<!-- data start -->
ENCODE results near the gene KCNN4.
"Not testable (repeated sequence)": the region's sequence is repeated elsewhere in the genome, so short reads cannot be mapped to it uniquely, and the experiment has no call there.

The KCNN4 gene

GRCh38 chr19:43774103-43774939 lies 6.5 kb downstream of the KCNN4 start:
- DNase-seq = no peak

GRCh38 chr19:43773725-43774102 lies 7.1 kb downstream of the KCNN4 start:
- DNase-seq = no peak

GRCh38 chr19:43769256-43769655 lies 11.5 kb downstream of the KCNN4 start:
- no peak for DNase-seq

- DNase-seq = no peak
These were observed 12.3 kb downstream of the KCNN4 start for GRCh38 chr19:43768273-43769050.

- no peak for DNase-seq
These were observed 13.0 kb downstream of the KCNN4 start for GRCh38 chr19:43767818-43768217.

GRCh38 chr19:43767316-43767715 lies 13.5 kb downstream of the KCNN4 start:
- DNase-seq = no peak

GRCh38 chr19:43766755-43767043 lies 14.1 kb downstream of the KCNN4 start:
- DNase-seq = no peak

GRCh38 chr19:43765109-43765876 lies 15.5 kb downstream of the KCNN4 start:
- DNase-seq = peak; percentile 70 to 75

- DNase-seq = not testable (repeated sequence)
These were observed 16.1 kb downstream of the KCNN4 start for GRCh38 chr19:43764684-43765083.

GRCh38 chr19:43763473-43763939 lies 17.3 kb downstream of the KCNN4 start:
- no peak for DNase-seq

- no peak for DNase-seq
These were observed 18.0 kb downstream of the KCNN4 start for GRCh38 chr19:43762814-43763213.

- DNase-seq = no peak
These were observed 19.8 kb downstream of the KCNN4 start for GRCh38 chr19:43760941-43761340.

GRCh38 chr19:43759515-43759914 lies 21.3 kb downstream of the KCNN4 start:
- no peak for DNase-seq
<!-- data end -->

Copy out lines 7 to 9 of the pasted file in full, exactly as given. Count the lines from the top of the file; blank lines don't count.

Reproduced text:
- DNase-seq = no peak

GRCh38 chr19:43769256-43769655 lies 11.5 kb downstream of the KCNN4 start:
- no peak for DNase-seq